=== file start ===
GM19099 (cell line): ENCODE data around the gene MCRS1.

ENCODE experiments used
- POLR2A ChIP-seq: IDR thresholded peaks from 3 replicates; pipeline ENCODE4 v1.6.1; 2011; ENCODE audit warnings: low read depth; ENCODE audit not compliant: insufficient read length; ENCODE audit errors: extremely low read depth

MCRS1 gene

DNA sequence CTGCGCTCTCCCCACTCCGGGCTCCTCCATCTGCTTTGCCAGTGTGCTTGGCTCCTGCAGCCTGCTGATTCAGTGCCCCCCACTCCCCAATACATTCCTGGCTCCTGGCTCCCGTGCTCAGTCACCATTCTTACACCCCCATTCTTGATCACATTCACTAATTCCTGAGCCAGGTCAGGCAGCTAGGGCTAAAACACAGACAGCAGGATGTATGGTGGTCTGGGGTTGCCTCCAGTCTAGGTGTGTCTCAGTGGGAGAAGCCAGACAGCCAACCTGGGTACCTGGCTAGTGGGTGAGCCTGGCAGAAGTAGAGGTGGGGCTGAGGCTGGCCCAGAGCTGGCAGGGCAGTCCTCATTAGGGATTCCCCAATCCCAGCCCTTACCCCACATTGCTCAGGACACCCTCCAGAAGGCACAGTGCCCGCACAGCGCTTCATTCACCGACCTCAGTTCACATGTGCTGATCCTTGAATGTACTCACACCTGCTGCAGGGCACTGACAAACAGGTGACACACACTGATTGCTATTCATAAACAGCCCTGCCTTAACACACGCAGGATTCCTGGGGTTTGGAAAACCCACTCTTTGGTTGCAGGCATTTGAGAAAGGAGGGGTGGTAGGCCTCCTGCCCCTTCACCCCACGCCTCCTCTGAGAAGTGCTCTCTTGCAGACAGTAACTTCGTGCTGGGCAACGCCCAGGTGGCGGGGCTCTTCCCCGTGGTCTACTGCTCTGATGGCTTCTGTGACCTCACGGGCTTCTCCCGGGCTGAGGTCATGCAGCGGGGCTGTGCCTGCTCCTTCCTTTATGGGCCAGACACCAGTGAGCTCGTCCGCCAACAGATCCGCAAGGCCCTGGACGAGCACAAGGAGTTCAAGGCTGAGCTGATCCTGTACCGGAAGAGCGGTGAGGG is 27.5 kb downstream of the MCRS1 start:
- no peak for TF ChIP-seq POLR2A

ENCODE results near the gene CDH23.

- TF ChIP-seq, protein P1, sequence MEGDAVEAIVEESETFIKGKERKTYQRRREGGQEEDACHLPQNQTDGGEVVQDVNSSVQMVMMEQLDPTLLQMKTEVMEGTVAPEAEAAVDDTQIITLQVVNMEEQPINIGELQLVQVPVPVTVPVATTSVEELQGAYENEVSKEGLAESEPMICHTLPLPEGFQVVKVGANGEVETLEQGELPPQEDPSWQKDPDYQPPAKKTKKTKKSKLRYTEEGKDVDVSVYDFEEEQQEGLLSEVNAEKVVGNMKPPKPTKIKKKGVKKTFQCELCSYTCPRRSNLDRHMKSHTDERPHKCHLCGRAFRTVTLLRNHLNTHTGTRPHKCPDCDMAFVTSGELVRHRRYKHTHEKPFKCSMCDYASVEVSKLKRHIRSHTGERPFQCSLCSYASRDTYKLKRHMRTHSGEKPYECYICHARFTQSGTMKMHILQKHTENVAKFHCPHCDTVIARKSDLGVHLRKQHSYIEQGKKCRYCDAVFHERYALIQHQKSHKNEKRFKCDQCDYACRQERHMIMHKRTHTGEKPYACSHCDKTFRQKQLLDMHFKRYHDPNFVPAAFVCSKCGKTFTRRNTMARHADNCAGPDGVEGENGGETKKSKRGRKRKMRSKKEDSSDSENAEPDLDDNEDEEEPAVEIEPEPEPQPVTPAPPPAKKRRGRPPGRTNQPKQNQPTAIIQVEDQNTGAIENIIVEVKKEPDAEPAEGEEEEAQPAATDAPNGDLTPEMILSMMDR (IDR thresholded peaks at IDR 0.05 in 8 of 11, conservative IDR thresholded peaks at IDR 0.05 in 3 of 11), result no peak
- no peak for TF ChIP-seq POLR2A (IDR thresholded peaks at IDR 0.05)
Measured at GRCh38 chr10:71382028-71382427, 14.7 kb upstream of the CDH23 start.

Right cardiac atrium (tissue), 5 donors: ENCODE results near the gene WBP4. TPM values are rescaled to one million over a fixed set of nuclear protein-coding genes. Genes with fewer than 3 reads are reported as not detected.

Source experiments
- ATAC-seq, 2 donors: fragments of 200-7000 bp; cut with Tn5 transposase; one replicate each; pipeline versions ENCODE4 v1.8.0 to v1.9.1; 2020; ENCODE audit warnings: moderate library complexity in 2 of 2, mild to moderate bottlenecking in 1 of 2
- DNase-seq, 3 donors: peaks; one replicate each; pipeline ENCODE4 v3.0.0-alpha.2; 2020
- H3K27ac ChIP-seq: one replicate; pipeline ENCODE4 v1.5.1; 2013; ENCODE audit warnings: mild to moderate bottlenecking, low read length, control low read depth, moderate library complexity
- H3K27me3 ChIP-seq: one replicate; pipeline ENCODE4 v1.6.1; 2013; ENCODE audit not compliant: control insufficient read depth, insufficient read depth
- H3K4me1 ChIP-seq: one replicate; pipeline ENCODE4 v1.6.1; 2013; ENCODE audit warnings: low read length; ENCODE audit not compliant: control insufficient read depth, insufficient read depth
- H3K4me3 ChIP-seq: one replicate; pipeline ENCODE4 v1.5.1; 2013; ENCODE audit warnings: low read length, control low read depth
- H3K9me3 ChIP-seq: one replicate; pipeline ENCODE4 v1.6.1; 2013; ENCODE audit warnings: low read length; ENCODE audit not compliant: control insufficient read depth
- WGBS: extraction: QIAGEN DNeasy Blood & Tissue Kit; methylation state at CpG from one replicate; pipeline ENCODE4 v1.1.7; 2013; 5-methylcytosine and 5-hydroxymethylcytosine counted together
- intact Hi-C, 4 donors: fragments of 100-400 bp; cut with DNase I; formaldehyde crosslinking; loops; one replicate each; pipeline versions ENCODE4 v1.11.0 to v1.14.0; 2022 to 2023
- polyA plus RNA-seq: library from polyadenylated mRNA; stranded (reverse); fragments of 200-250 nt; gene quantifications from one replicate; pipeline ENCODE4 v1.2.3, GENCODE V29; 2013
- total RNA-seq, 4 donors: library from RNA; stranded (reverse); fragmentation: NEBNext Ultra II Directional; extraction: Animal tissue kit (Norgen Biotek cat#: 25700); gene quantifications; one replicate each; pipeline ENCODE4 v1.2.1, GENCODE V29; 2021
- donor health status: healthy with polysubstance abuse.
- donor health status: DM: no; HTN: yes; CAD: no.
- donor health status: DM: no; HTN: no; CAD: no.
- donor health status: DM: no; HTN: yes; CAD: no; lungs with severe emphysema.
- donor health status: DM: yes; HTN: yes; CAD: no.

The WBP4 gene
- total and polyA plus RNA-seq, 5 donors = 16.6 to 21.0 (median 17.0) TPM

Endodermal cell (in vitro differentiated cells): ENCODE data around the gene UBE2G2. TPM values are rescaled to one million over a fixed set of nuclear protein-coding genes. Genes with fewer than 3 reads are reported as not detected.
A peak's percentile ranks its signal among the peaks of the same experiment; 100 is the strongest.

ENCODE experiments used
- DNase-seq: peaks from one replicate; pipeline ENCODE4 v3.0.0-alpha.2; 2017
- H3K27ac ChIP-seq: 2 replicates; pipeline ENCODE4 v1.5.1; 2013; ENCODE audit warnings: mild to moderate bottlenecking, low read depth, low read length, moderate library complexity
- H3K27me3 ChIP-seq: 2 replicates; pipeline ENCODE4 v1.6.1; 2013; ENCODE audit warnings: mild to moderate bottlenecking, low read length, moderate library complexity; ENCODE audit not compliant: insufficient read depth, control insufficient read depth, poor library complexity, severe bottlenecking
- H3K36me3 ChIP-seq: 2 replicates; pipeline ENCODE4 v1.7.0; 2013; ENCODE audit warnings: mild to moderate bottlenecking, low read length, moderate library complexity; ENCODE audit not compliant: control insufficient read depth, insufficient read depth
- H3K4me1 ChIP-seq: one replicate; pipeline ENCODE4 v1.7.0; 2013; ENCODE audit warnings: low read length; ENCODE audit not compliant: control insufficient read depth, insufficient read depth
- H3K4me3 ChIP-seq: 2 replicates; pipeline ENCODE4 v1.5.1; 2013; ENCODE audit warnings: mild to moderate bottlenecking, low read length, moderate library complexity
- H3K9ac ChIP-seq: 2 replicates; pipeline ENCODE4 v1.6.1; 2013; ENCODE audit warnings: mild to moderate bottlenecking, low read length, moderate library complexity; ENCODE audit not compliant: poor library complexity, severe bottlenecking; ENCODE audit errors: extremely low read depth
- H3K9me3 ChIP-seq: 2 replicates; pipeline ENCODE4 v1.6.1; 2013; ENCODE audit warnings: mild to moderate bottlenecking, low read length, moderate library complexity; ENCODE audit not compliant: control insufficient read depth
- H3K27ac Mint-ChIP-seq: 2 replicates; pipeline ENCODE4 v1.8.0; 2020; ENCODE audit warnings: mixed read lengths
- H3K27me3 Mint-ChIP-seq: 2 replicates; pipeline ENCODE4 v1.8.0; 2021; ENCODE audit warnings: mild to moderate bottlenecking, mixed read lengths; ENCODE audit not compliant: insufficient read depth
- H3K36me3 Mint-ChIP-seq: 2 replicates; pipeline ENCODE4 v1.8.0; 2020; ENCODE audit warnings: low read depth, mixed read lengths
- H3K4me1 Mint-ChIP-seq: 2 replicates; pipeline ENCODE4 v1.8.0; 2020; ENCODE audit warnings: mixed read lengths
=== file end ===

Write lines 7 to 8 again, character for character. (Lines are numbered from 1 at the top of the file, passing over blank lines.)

ENCODE results near the gene CDH23.

- TF ChIP-seq, protein P1, sequence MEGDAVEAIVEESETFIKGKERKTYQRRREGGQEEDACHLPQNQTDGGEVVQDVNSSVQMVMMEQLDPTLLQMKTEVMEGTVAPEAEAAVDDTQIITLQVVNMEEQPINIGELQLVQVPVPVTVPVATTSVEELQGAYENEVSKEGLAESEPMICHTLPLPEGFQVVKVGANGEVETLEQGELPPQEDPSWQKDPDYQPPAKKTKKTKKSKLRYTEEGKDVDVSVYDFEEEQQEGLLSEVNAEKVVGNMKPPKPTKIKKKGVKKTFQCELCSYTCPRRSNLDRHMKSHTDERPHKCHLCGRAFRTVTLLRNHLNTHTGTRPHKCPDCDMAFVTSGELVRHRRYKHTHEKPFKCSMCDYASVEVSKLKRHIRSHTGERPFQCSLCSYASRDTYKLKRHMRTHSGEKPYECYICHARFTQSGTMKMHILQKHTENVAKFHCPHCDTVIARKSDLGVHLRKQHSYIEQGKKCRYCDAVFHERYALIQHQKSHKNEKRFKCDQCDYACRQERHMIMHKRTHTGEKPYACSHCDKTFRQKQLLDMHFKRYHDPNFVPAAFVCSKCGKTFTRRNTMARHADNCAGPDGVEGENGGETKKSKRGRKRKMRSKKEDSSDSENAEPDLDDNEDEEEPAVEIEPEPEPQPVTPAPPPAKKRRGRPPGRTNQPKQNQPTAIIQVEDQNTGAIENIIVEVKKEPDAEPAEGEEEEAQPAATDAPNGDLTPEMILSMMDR (IDR thresholded peaks at IDR 0.05 in 8 of 11, conservative IDR thresholded peaks at IDR 0.05 in 3 of 11), result no peak